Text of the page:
Grlić Radman, Gordan

Grlić Radman, Gordan

Minister of Foreign and European Affairs of the Republic of Croatia

Gordan Grlić Radman is Minister of Foreign and European Affairs of the Republic of Croatia (since 2019). Previously, he served in different positions within the Croatian diplomatic service, including as Ambassador to the Federal Republic of Germany from 2017 to 2019 and Ambassador to Hungary from 2012 to 2017. From 2011 to 2014 he was Secretary and from 2017 to 2021 President of the Danube Commission.

In the early 1990s, Mr Grlić Radman was pivotal in setting up the Croatian diplomatic and consular missions in Bern, Geneva and Zurich. He served at Croatian Embassies in Sofia and Budapest and was appointed Secretary-General of the Ministry of Foreign Affairs in 1999.

Mr Grlić Radman holds a Ph. D. in political science and is a true European, he speaks German, English, Bulgarian and Hungarian.


Wednesday 16 June

  • Geopolitical Europe at Crossroads: Western Balkans in the Post-COVID-19 Era

    What are the regional and geopolitical consequences of the EU and the Western Balkan countries losing commitment to one another? Are the tools at the EU’s disposal sufficient for reverting external influence in the region amidst the enlargement fatigue, and for improving the post-COVID-19 recovery? Is there a way for the EU to show that ‘phasing in’ to EU programmes is a long-term endeavour that will foster pro-EU orientation of WB6?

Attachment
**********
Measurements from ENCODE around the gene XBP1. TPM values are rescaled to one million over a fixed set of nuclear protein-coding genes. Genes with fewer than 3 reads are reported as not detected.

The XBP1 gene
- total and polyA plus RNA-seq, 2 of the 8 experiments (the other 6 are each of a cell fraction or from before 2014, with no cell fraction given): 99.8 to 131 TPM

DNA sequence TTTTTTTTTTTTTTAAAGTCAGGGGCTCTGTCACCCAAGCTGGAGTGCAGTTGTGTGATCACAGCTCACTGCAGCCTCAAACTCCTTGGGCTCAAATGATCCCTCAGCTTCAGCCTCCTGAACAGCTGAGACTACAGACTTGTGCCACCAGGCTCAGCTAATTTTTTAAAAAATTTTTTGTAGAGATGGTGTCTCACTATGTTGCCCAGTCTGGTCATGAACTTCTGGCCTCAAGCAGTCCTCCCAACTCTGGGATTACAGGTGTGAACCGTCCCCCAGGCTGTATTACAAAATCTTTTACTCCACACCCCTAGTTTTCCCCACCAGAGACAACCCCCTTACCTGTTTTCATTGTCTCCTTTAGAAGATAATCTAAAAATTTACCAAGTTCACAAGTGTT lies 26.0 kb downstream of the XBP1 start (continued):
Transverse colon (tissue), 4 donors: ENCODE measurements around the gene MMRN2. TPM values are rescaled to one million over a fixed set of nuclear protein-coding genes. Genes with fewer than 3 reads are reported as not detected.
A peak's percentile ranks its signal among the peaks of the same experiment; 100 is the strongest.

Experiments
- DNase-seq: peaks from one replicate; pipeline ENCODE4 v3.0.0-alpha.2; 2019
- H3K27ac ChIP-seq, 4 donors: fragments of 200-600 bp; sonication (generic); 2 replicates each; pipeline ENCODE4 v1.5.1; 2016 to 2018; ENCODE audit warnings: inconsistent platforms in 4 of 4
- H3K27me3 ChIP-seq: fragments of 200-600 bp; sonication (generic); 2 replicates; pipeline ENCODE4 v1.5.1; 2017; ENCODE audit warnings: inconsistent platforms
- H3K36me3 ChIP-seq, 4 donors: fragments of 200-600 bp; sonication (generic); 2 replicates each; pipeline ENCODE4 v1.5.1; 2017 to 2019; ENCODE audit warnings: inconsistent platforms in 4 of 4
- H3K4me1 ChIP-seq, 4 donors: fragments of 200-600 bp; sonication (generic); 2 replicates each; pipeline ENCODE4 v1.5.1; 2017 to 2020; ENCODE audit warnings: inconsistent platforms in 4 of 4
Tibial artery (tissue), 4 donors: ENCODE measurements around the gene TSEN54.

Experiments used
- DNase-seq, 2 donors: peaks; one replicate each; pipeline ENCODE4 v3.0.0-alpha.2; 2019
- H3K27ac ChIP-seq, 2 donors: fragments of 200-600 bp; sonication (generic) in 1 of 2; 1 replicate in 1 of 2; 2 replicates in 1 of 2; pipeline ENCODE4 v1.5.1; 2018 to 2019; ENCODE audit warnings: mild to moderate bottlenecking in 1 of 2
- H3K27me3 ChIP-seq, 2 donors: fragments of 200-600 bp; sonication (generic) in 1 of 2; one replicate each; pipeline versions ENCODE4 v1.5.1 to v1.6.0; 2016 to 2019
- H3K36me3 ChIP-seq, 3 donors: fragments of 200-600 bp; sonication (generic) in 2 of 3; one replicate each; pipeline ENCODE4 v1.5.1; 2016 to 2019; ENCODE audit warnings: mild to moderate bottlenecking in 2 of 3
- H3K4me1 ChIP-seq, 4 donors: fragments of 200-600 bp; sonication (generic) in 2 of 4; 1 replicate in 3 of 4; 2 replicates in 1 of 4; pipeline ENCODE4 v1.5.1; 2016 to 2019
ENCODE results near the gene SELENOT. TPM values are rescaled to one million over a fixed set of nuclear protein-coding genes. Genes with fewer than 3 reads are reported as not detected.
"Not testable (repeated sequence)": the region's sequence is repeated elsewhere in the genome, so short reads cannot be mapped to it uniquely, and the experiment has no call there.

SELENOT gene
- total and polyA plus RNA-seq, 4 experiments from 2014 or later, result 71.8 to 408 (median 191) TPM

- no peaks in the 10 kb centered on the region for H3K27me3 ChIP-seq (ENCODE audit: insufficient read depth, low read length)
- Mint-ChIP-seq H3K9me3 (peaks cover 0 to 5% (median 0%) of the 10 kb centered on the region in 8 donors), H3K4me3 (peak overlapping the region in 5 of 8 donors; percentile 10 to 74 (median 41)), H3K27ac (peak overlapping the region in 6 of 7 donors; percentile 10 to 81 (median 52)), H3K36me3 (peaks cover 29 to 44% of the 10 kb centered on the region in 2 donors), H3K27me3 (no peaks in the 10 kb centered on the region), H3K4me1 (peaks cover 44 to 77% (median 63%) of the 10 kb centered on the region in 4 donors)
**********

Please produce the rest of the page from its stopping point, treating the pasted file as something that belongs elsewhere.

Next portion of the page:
• Grlić Radman, Gordan
    • Osmani, Bujar
    • Logar, Anže
    • Lajčák, Miroslav
    • Seetharaman, Maithreyi

    The devastating impact of the pandemic once again laid bare the economic, social and political concerns in the Western Balkans. Primarily China and Russia have recently been engaged in the region while the EU has been consistently aiming at cementing its presence in the Western Balkans by going beyond what other actors have provided. The EU, however, has not been a leading force in buttressing the continuous transformation in the region. While some perceive the EU as a panacea, others might turn to other non-EU alternatives. Therefore, today, Europe needs to address these developments in its own backyard more than ever before.

    Maria Theresia

    Grand Hotel River Park